The ride from Washington, D.C., to New York left me with scars. Not the quaint dermal remnants considered fashionable on the elbows and knees of elite road cyclists. I would have preferred those. These scars were left on the inside. A kind of post-traumatic cycling disorder that left me springing bolt-upright in the middle of the night, clutching for my brake handles.
I’d been warned. The day before I’d slipped a map in front of a local bike shop owner and asked him for the safest route into the nation’s capital. He scoured the map for several minutes and slid it back.
“I don’t know what to tell ya,” he said blankly. This was not the answer I was looking for. I forced my hand.
“Let’s say someone was holding a gun to your head and you had to, which way would you ride?” I asked. He paused for a moment, and replied, “I’d tell ‘em to shoot me.”
Unfortunately I couldn’t find anyone around with a gun, so the next morning I pedaled up an onramp onto Interstate 66. It was there that I got a taste of what was ahead of me – a stretch of gridlock five miles long and eight lanes deep. No sweat; all I needed was the shoulder.
As I cheerily rolled past the morning commute, drivers began to scowl. Some grimaced, others simply held their heads in their hands.
As I scanned the line of vehicles parked on the roadway, I pondered the plight of modern man. Could it be that we had evolved from a hunter-gatherer society only to sit inside a long line of metal boxes and suck exhaust fumes? That’s how it seemed. Continually passing the long line of cars, I made eye contact with several occupants. They stared back as if they were about to explode. Soon they’d have their revenge.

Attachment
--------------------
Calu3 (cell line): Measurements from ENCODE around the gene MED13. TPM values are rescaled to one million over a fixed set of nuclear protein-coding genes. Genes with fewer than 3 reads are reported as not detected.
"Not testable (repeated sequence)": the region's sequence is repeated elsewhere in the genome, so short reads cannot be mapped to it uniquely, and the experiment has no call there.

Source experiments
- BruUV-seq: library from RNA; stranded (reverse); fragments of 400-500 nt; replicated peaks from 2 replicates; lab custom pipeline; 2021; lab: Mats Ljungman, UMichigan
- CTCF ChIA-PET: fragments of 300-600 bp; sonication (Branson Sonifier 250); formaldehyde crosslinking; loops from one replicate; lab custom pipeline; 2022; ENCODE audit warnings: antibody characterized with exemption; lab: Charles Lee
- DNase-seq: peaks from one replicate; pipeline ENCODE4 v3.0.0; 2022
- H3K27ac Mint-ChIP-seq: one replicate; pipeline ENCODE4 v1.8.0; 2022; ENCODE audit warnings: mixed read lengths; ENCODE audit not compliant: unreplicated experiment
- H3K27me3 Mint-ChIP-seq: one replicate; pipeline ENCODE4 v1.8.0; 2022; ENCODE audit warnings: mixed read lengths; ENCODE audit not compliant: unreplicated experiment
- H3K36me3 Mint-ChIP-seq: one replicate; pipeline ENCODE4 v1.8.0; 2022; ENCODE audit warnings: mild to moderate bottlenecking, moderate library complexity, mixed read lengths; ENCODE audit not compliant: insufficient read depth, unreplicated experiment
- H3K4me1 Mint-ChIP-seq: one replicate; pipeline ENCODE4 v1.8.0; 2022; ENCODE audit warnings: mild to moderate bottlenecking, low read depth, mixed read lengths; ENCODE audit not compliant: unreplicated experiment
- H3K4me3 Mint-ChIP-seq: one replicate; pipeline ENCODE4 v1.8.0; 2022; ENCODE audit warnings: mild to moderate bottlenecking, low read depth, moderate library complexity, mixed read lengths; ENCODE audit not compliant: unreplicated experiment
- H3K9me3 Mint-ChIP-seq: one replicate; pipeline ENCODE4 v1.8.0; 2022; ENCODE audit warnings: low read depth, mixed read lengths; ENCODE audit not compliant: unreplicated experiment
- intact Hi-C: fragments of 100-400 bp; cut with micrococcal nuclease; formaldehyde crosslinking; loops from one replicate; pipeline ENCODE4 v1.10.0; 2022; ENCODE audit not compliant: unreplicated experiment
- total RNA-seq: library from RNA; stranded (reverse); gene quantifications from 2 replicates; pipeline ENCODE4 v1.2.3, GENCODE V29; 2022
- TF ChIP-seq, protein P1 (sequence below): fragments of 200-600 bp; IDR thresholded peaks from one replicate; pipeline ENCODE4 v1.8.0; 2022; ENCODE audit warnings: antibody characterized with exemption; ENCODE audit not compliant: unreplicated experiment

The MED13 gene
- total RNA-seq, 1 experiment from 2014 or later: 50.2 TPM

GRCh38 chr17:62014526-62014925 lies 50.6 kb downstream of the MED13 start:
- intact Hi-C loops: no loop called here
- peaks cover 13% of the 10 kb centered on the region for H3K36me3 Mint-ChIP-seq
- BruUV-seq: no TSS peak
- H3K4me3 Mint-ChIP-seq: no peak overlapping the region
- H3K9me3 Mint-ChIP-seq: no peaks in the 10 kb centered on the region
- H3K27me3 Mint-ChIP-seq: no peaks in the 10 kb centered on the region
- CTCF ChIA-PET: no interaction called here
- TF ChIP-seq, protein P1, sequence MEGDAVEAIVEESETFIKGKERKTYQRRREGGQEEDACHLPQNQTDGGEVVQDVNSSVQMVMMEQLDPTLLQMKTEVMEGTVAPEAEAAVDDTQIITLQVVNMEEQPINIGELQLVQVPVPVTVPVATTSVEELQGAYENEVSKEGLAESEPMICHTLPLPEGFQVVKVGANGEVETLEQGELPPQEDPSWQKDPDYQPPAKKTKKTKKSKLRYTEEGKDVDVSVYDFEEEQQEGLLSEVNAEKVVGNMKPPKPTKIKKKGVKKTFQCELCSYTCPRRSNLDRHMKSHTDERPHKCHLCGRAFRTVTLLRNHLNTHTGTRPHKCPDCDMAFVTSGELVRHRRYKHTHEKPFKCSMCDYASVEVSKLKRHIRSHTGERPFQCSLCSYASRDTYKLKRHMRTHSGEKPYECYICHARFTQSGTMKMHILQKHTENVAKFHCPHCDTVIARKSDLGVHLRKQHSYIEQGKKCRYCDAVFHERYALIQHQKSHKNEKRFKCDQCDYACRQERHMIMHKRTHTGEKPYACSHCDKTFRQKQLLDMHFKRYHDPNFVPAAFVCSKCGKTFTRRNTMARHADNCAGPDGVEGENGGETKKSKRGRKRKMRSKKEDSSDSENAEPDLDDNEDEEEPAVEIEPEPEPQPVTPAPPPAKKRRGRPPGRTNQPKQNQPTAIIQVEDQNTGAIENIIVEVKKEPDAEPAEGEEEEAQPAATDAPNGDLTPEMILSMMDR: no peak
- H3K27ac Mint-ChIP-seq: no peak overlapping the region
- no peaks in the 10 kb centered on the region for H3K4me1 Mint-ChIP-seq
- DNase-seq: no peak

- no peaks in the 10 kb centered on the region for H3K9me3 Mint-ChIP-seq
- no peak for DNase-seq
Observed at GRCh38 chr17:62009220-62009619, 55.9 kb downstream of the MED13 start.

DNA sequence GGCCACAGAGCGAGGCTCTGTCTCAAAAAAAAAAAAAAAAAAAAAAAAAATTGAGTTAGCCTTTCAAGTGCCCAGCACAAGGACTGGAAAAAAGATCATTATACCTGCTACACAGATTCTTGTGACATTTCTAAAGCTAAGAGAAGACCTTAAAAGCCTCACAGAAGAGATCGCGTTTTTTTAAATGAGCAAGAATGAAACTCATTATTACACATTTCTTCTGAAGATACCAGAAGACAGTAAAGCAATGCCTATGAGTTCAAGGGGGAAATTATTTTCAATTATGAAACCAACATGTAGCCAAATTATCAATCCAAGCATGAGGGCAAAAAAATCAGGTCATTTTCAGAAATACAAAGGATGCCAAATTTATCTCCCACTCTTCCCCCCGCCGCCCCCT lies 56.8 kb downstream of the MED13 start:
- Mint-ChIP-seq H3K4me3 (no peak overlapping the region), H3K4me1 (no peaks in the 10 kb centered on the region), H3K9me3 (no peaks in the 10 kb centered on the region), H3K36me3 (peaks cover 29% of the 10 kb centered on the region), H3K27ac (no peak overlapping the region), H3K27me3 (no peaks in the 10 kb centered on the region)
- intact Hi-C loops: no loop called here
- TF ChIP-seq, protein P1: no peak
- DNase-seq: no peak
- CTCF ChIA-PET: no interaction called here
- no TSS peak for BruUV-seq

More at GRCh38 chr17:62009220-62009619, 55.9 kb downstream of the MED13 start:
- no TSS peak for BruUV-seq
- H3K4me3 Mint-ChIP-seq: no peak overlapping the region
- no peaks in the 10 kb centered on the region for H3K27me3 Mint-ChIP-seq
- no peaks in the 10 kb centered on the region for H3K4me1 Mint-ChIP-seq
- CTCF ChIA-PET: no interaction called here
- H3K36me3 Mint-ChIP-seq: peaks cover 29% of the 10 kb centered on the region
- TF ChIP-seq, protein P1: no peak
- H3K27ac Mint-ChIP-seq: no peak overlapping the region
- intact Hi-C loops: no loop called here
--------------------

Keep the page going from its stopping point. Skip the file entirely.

Somewhere around Manassas, someone or something removed the vehicular plug. It was as if someone opened the doors to an insane asylum. Drivers gnashed their teeth and stomped the gas as if preparing to rocket through 15 inches of solid concrete. Others looked as though they were about to jump the width of a small desert canyon. Wide-eyed truckers throttled big-rigs that ripped at my eardrums. This was not a highway; it was a war-zone.
A continuous carpet of freshly broken glass, shredded fan belts and steel-belted tire shrapnel attacked my bike. After 400 miles of trouble-free riding, I got my first flat. Then a broken cyclocomputer, then another flat. Shortly after that, my bicycle-trailer malfunctioned. That was followed by a broken chain, a worn-out tire and third flat. I’d entered the Bermuda Triangle of bicycle breakdown.
Later that afternoon, jittery and completely stripped of any sense of well-being, I pulled up to the National Mall. My recent trauma was about to be put in perspective. Limited by time, my plan was simple: Breeze through a handful of exhibits, take a few pictures, and move on. It would not happen that way. I came upon the Vietnam War Memorial and something within me sank. As I slowed my pace, an upwelling of emotion came over me. I ran my eyes over name after name. I tried to imagine each person, each individual, each precious life. I had been a child during this war and to this day it still does not make sense.
My gaze was stopped by a man on his knees staring at two names. They were two fallen soldiers he’d fought alongside of. As I stood in silent witness, he reached out as if spanning the gap between Heaven and Earth, and touched the names. As he wept, I bowed my head and silently did the same.